Kampf was always a great defensive player with the Chicago Blackhawks, who surprisingly didn’t qualify him. And, when he moved to Toronto, Kase decided to come as well because he wanted to play with his friend – really that’s what happened. Unpacking the value of that thought would take many words, but that’s another post. Unless their salary needs grow past the Maple Leafs’ abilities, which is true with any NHL team these days, does anyone see Kampf or Kase going anywhere soon? Not me.
What I Like #2: Jack Campbell Might Get the Vezina, But He’s Not Alone
Jack Campbell is leading the NHL in three key goalie categories. He has 13 wins (Frederik Andersen has 11); his goals-against-average is 1.72 (Andersen’s is 2.04); and, his save percentage is .943 (Andersen’s is .928). Campbell is also tied for the lead in the NHL in games played with 19. The team would probably like to change that.
Although the Petr Mrazek goalie-1B story has yet to unfold because of his groin injury, that doesn’t mean Campbell is alone in the organization. Suddenly, it seems the farm system has some merit at the goalie position.
There are three young goalies of note. It’s impossible to ignore the success of Joseph Woll who, when he was called on to back up Campbell, seemed to be the best of some not-so-solid choices. But Woll’s created into his own narrative. Second and third, within the past year, the Maple Leafs picked up Erik Kallgren and Keith Petruzzelli. Kallgren was carrying the Toronto Marlies before he was injured, and Petruzzelli was tearing it up in the ECHL.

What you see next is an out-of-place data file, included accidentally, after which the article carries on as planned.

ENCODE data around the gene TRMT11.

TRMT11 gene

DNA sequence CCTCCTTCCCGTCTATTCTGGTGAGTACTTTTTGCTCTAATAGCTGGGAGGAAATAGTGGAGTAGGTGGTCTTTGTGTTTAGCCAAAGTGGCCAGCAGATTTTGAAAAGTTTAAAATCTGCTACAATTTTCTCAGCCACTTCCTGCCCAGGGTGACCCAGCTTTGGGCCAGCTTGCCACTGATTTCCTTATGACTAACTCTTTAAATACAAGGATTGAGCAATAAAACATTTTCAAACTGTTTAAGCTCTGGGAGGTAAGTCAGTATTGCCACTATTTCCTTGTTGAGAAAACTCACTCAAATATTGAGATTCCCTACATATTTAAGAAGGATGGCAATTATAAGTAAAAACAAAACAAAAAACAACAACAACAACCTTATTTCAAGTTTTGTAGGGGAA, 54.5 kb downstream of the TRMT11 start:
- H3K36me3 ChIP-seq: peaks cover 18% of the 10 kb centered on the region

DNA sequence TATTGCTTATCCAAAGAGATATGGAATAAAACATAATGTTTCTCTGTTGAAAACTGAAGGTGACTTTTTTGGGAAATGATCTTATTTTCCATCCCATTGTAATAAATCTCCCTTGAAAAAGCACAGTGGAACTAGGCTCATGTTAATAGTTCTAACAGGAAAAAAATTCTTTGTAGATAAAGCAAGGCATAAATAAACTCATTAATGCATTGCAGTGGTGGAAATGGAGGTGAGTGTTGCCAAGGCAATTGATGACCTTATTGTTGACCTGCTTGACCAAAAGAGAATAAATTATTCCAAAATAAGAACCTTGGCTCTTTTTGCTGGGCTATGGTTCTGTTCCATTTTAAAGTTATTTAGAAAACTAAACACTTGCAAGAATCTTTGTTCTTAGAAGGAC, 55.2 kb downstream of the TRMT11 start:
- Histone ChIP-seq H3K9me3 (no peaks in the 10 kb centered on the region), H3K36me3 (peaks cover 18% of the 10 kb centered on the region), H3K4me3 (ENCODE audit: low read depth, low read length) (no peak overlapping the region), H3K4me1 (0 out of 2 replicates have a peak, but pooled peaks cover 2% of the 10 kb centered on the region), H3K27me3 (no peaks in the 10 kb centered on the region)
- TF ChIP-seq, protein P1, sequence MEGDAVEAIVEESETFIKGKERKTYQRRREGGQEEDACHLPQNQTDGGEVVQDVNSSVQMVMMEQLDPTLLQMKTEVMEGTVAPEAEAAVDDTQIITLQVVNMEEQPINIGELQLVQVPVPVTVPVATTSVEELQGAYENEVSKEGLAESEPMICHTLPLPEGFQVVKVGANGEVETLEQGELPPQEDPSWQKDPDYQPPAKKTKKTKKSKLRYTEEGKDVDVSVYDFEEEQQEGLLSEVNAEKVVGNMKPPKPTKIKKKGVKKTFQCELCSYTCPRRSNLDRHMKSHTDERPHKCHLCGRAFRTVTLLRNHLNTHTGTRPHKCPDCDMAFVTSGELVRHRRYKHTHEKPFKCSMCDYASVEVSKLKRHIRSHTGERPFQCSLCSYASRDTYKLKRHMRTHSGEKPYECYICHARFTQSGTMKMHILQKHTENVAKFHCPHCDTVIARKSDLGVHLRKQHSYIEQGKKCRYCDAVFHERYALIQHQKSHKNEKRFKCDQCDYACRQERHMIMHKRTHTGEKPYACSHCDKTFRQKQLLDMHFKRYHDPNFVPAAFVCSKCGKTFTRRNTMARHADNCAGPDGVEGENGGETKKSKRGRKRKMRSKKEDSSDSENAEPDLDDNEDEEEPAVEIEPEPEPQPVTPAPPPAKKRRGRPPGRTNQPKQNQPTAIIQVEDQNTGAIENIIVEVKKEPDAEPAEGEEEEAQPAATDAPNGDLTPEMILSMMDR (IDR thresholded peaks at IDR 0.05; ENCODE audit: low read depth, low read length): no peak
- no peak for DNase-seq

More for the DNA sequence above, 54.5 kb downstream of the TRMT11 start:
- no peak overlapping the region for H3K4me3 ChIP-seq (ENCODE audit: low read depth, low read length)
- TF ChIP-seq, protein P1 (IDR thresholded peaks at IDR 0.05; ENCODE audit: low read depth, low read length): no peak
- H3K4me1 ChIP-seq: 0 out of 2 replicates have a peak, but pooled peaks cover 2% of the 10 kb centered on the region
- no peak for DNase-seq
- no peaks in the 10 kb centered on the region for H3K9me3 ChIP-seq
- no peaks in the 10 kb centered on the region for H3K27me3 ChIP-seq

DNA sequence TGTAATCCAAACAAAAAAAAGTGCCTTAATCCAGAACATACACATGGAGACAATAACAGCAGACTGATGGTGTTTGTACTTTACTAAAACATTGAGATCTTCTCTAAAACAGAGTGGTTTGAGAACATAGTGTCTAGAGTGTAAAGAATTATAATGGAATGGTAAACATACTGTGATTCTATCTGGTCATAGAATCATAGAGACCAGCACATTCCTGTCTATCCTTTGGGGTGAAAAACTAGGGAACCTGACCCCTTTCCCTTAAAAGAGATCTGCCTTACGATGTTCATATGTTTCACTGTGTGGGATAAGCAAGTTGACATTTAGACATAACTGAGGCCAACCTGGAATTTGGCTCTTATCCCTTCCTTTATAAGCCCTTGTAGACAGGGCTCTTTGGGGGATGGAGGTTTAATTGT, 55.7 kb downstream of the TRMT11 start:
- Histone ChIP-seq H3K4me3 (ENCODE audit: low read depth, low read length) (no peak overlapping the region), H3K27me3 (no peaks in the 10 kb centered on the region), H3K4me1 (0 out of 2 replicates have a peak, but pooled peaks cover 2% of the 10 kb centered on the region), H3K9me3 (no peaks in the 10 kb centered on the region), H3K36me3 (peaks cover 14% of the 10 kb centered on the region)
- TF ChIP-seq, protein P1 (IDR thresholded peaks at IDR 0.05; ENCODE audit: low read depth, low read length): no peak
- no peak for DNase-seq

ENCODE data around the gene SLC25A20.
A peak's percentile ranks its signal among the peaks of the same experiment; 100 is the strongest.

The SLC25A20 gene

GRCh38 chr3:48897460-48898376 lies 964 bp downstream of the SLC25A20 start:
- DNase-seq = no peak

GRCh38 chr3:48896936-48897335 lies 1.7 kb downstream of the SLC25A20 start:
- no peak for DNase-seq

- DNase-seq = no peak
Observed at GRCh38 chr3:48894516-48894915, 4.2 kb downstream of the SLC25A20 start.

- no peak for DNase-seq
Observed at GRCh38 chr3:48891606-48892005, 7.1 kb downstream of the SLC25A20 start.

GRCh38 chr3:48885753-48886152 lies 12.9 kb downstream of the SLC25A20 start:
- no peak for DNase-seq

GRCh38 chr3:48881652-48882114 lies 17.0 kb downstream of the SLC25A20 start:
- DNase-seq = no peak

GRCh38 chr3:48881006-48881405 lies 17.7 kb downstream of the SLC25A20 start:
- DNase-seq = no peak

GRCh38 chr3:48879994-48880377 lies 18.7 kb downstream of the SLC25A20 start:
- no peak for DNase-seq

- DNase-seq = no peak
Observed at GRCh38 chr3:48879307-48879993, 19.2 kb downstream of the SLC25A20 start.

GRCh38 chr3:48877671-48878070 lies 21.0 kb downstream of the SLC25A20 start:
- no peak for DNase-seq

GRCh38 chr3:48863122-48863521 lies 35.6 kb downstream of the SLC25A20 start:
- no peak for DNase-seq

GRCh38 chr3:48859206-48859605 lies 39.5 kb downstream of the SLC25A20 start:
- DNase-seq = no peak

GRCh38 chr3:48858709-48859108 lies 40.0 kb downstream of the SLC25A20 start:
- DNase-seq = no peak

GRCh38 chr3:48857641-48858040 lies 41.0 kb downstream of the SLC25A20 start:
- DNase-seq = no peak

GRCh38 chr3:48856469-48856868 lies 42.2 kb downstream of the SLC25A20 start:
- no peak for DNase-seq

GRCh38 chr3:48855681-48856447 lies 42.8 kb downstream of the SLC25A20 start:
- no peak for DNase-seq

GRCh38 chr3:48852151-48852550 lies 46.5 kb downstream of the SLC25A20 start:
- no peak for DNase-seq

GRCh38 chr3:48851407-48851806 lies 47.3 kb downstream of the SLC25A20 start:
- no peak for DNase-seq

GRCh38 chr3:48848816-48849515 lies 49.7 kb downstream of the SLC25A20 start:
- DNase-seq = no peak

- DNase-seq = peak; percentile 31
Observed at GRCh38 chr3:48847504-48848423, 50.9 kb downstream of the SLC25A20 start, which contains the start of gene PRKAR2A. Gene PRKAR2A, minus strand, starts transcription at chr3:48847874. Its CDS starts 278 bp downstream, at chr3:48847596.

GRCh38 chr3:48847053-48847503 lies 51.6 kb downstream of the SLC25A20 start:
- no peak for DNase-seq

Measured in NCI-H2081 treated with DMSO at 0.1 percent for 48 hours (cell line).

In early November, Petruzzelli of the Newfoundland Growlers was named the ECHL Goaltender of the Month for October. Four days ago, he won his first AHL start in overtime when Alex Steeves (another great Maple Leafs’ prospect) scored to win the game. In other words, the goalie situation for the organization is not as bleak as once thought.
What I Like #3: I Don’t Keep Hearing Calls to Trade William Nylander
The other thing I personally like about the team right now is that calls for William Nylander’s head have all but disappeared. There was a time not long ago when “Trade Nylander” seemed to be a rallying cry for a host of Maple Leafs’ fans. He’s weak, selfish, doesn’t care, is a “pretty-boy,” won’t play defense, hogs the puck, can’t play within a system, needs motivation, etc. were all leveled against him.
Given Nylander’s strong play this season, those calls have diminished. He’s the second-leading scorer on the Maple Leafs with 23 points in 24 games. His line partner John Tavares is the leading Maple Leafs’ scorer with 25 points in 23 games. Do you think they play well together?